A morning of follow-ups, it seems. First, a Friend of Unfair Park (in Richmond, Virginia, no less) sends us this story from The Daily Telegraph, which suggests that Tom Hicks' fiscal troubles with his Liverpool football club may be more substantial than reported earlier this week. Reports The Telegraph this a.m. in an exclusive behind-the-scenes, Hicks and his Canadian partner have run into a snag refinancing their investment in the squad, which "could open the door for Dubai International Capital to launch a £350 million takeover bid for the club -- a year after they were squeezed out by the Americans."
And, concerning the tearing down of the Hard Rock Cafe, a Friend of Unfair Park who's a bigwig at a local commercial real estate firm offers his two cents; they're after the jump. And if Angela Hunt's displeased with Brett Landes, who offers his comments over at Pegasus News, then our Friend's displeased with Angela Hunt. See, all are welcome here. Later today, our Friend Scott Dorn sends some snaps from the weekend's funeral for the landmark that wasn't. --Robert Wilonsky
We Believe Local Journalism is Critical to the Life of a City
Engaging with our readers is essential to the Observer's mission. Make a financial contribution or sign up for a newsletter, and help us keep telling Dallas's stories with no paywalls.
Support Our Journalism
I was just curious if Angela Hunt’s not so veiled threat to Landes and [Jack] Gosnell falls in line with any City Code.
I find it strange that when a Dallas City Council person does not get their way, they threaten to use their democratically elected position to fulfill a personal vendetta.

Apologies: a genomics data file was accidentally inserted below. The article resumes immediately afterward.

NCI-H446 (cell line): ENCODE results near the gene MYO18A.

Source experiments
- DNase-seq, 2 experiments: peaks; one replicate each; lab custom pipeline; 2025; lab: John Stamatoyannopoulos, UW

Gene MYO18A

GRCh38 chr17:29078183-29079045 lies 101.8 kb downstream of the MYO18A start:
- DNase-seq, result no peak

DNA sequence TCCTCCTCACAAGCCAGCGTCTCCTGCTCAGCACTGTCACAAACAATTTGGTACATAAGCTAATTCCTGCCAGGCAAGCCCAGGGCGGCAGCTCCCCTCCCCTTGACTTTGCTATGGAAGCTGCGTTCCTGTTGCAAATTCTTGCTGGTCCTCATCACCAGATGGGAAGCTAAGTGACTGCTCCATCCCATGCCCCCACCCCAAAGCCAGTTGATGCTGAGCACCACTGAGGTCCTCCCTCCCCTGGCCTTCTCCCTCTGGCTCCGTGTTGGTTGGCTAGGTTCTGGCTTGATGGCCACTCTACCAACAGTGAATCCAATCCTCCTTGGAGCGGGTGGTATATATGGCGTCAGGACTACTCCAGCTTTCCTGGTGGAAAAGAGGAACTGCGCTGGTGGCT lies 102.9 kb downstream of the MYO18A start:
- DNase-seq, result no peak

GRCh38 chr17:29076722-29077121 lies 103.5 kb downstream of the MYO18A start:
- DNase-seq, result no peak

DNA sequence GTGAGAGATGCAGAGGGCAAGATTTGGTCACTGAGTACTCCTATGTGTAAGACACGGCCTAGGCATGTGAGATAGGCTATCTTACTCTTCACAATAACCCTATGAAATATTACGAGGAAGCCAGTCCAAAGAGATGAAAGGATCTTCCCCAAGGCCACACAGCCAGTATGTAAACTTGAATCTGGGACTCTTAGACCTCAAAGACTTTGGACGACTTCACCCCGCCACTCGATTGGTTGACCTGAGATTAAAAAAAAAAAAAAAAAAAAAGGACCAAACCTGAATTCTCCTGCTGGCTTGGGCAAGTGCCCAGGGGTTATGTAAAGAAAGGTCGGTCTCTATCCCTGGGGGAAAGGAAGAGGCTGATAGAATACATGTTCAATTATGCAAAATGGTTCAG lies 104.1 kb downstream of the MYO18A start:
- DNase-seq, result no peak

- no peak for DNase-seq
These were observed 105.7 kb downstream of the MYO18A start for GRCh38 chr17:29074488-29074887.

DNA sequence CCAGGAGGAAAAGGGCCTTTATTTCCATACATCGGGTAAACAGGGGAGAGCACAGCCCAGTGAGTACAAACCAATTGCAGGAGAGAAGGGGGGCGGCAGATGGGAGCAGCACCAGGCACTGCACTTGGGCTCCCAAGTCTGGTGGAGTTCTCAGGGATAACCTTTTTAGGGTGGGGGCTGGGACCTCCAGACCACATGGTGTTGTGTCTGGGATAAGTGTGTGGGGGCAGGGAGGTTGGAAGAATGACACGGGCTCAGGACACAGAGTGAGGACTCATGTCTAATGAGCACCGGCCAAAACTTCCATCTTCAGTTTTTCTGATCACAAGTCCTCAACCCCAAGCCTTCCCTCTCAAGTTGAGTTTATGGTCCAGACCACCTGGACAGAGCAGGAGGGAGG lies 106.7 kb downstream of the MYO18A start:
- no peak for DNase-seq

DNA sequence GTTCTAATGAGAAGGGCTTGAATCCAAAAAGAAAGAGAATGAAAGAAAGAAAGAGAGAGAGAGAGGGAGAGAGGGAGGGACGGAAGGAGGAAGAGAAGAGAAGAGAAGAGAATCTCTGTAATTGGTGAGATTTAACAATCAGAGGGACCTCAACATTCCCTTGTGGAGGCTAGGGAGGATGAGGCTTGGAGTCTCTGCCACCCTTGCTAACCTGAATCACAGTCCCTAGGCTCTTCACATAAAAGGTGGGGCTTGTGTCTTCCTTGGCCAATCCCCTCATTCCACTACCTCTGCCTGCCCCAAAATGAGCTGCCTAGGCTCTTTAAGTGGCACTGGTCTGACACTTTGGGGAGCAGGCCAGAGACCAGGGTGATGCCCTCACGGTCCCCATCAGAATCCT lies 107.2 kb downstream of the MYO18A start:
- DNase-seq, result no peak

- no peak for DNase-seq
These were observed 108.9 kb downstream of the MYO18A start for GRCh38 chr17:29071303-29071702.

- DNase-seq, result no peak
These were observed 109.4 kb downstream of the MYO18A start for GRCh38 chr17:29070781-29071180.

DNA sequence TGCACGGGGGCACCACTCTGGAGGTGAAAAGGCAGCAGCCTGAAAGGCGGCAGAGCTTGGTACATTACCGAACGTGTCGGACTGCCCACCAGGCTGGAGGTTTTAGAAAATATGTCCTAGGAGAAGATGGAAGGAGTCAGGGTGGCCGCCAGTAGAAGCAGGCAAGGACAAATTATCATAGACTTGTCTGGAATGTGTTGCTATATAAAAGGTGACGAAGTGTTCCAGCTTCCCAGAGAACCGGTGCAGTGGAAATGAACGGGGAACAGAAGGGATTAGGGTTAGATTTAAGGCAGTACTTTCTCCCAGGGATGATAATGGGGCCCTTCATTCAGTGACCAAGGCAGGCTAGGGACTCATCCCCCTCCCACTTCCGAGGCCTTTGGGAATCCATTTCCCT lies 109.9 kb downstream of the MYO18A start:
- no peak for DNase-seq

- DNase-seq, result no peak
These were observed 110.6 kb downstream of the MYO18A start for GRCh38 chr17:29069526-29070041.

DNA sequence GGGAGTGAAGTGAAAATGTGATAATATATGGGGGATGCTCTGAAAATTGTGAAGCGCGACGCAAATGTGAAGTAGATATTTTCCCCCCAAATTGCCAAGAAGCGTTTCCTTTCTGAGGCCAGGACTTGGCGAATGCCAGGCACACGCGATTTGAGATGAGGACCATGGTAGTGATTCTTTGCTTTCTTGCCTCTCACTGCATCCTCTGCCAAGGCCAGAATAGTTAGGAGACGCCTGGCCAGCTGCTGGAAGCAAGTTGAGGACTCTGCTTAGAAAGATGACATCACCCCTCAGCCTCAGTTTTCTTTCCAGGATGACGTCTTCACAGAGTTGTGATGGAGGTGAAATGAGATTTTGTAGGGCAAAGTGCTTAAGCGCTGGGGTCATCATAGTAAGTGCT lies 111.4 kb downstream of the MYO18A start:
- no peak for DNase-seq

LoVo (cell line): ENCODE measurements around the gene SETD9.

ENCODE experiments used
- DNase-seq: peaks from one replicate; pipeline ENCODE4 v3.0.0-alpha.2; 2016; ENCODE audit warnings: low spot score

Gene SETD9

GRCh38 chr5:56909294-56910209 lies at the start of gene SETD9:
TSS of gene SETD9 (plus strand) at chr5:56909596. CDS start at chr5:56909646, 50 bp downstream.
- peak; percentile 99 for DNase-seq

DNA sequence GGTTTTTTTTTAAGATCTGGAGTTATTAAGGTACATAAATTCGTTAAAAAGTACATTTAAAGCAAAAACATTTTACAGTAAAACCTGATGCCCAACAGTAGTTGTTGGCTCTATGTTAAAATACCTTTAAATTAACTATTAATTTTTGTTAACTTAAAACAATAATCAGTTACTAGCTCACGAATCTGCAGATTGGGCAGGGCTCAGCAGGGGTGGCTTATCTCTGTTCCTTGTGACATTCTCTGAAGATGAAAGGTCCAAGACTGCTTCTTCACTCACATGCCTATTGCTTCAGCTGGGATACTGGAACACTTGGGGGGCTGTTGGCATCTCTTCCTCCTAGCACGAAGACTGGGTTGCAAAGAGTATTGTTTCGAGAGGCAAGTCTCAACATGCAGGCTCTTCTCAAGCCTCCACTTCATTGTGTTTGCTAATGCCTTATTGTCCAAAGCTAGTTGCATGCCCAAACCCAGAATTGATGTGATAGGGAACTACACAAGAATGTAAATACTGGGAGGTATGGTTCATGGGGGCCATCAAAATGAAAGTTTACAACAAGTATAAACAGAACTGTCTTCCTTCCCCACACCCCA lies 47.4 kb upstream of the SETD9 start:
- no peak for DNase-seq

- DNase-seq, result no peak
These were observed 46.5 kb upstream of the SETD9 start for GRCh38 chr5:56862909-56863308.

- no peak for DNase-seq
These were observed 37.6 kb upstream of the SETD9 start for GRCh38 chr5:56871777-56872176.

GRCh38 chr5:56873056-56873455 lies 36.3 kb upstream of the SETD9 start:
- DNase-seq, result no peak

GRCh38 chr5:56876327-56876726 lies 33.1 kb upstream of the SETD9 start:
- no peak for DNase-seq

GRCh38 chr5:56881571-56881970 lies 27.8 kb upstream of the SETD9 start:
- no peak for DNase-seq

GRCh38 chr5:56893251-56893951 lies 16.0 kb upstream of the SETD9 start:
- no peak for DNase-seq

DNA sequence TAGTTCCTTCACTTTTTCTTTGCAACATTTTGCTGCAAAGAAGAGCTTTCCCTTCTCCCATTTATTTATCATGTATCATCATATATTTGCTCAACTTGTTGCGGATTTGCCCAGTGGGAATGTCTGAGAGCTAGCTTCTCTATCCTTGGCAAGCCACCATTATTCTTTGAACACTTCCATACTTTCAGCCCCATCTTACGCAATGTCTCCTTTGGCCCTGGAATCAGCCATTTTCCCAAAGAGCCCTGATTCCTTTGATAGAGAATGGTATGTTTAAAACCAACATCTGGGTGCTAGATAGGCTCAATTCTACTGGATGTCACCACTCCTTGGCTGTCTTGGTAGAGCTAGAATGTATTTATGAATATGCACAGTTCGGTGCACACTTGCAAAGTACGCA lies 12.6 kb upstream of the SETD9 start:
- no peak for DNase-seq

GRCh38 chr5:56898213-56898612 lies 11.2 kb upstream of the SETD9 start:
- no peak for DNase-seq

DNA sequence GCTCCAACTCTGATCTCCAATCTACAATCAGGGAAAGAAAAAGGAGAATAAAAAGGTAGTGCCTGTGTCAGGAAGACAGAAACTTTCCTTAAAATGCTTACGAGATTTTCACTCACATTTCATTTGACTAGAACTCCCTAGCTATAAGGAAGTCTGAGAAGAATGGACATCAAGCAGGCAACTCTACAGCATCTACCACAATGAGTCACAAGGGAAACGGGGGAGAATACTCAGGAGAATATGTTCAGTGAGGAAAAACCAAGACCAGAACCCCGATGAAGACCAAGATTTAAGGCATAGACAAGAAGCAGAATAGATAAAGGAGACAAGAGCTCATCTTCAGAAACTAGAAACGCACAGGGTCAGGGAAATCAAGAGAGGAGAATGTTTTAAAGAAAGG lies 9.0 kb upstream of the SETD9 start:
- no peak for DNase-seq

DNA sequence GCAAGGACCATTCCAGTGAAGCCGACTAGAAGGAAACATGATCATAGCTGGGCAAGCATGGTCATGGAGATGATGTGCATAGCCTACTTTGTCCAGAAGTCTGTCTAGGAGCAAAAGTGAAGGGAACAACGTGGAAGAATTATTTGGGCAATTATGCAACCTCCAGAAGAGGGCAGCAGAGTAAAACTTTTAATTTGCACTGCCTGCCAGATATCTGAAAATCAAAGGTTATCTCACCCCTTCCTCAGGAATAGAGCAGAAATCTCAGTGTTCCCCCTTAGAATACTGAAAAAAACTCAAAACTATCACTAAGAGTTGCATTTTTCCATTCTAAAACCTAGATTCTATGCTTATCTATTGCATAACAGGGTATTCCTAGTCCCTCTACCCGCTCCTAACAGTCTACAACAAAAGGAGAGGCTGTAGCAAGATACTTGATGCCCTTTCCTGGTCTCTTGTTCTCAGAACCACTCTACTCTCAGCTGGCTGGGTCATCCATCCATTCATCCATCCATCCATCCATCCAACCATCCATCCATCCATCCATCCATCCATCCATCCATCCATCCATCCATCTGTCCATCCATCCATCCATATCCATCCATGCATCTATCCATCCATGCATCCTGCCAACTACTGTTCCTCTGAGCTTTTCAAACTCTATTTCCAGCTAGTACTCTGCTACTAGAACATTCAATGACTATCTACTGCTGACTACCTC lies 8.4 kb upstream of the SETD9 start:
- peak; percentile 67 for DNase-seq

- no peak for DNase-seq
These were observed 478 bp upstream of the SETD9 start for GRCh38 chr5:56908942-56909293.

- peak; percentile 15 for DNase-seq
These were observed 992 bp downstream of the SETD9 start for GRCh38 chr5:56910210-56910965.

I would also be curious to see if Angela or the Dallas Landmark Commission had any alternatives for the site that would allow ANY owner to make enough money to even pay the taxes on that property.
Designating buildings as historical structures has gotten out of control in Dallas. Angela Hunt and the Landmark commission did not gave a shit about that building’s history, until a developer with pockets possibly deep enough to convert the property into something THEY deem proper came along; utility, function, and profitability BE DAMNED.
Is it any wonder that Deep Ellum is dying, with the most glaring evidence the decaying structure known as the Knights of the Pythians Temple?
Is it any wonder that pound for pound, the City of Dallas pales in badly needed tax revenue compared with its neighboring municipalities?
I wonder if that is because of clusterfucks that gather on behalf of people like Angela Hunt and the Landmark Commission?
Or is it all of those evil developers, who buy shitty, run-down properties at a financial risk to try and make a profit, by constructing something people want?